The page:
In "Lord of the Flies," what is the difference in allegorical significance between the conch and Piggy's glasses?

Expert Answers
lcassidy eNotes educator| Certified Educator

Remember that an allegory is a story told in symbols, which reveal a hidden meaning.  In this case, Golding’s The Lord of the Flies is a religious allegory based on the biblical story of original sin (Adam and Eve).  In the beginning of the narrative, the conch represents order and democracy.  The children set up a rule that the one who holds the conch gets to speak.  This of course demonstrates the fact that the children are still civilized and find comfort in order.  The symbol of the conch; however, changes throughout the novel.  When the conch rule is no longer respected, we see that order and democracy no longer exist.  It is the beginning of the children’s decent into chaos and anarchy.

The symbol of Piggy’s glasses represents clear sightedness.  Glasses typically represent clarity because that is their function; to help someone see more clearly.  Thus, Piggy represents the voice of reason in the novel.  He is the adult figure trying to make sure that everyone does what they are supposed to do.  In chapter 4, Jack breaks Piggy’s glasses when Piggy complains about the fire.  This represents the lack of clear sightedness and forethought.  The boys would be much better off working together, but they do not.  This leads to their demise.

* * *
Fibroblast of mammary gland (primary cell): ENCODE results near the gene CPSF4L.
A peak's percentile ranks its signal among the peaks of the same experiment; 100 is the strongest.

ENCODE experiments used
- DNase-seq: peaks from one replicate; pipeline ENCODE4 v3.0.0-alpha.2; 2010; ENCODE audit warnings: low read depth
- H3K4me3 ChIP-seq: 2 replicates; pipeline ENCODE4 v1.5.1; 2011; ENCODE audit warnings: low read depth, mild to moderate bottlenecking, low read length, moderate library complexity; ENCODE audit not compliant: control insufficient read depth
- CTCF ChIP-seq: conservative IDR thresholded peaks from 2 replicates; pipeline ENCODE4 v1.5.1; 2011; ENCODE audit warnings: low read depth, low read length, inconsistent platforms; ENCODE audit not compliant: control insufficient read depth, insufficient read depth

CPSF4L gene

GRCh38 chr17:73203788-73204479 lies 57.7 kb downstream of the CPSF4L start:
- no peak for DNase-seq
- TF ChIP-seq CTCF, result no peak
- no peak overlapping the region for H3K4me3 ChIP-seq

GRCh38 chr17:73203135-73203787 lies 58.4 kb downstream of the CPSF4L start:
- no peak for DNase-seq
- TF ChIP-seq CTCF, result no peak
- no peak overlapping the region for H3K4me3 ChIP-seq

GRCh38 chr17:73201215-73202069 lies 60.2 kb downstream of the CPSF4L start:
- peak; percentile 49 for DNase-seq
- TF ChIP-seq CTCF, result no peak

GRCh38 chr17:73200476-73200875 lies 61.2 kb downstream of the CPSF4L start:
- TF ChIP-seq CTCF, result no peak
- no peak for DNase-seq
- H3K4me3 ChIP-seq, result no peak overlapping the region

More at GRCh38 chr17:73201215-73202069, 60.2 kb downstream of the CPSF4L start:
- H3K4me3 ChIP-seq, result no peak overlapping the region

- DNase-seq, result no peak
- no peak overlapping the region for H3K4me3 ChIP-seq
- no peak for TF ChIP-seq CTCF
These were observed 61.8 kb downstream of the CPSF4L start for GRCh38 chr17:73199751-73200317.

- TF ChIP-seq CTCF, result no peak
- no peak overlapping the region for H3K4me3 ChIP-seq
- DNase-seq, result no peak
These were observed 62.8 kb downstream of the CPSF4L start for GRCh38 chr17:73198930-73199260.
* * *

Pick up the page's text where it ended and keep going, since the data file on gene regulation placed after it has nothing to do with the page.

Read the study guide:
Lord of the Flies

Access hundreds of thousands of answers with a free trial.

Start Free Trial
Ask a Question